"Holding the hand of a small grandchild, as a flock of cranes passes overhead, and telling her that is she is very lucky she might also one day show these same sights to her own grandchild is a powerful lesson in faith, hope and love." — "Earth, Water and Sky"

"All wonderful and rare things in this world carry a significant price tag; otherwise they would be neither rare nor so highly valued. The price tag on our cranes is simply this: we must be willing to protect from destruction the wonderful river that crosses Nebraska like a beautiful quicksilver necklace, the Platte River." — "Earth, Water and Sky"

Words, drawings, photographs and wood carvings are Johnsgard creations. "Aesthetics are a driving force for expressing myself," he said. Several years of wood carving was initiated to consider bird decoys as art objects. He carved decoys as fine art, doing 40-50 ducks, geese, swans or hawks. A wood carving of the Trumpeter Swan became part of the Sheldon gallery collection in 1971.

His publication list has about 50 books — the first one in 1965 — and 100 scientific papers. His sketches and photographs illustrate many these. They books are educational references. There are also books that tell a story to inform and interest the reader, or to bring an awareness of birds and their environment.

"My second book was so easy and successful," Johnsgard said, "that I decided to carry on." In the mid-1970s, he worked on two or three books at a time, using a typewriter.

The popular "Dragons and Unicorns: A Natural History" was authored with Karin Johnsgard, his daughter. This book has been in print since the early 1980s, with 30-40,000 copies sold. "This is a children's story that gets into the yin and yang of the world," Johnsgard said. "The message is to protect the sweet and beautiful, and dangerous animals."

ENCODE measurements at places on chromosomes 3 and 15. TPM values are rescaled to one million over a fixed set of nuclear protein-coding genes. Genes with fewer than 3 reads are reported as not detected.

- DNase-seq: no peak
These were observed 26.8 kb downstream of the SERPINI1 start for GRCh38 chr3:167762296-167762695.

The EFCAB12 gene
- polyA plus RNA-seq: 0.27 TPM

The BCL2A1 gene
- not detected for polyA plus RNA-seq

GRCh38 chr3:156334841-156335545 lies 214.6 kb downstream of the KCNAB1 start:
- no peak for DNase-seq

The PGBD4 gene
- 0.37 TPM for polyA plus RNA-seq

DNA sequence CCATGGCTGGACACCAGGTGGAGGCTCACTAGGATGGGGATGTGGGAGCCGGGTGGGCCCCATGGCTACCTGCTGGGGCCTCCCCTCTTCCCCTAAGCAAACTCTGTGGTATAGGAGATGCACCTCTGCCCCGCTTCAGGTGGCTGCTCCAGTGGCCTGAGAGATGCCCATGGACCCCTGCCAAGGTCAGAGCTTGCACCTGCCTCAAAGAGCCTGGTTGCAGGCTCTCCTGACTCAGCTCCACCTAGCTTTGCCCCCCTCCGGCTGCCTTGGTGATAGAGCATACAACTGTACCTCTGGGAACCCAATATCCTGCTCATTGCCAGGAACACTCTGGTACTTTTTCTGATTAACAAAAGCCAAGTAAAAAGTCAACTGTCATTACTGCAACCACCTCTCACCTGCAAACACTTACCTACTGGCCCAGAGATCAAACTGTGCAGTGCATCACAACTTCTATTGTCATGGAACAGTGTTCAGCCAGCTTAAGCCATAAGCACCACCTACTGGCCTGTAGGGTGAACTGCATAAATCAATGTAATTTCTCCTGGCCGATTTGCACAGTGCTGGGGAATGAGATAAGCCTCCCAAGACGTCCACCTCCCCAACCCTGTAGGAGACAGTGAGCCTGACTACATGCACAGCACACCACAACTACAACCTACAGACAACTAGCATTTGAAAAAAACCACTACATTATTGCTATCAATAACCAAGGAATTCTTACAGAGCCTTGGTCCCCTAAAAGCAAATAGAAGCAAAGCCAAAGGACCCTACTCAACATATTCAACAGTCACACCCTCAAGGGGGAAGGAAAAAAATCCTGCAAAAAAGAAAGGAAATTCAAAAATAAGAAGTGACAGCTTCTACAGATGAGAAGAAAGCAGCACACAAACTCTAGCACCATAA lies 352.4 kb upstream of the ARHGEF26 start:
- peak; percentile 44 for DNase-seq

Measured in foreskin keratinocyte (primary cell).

"Those of the Gray Wind: A story of the Snow Goose" has been translated into several languages. "My popular stories will live on," he said, "but I am driven to do serious reference books."

In the mid-1980s, while seven books were underway, Johnsgard had a heart attack. While recuperating, he learned word processing on an Apple II computer he had purchased for his son Scott. But health considerations forced a cut-back in the number of books being done at a time, considering also the duties of teaching classes.

During a mammalogy field trip, the errant professor was chased and nearly gored by a bison at the state park in the Black Hills. Students watched Johnsgard stalked for a good view for his camera. The beast got irritated and charged. There was time enough for one exposure. The buffalo charged. The professor ran, dropping his camera, and eventually falling to the prairie to avoid a dangerous pair of horns. "It was very, very scary," Johnsgard said. The episode became a part of class lore, while the picture was used for the cover of his book, The Nature of Nebraska.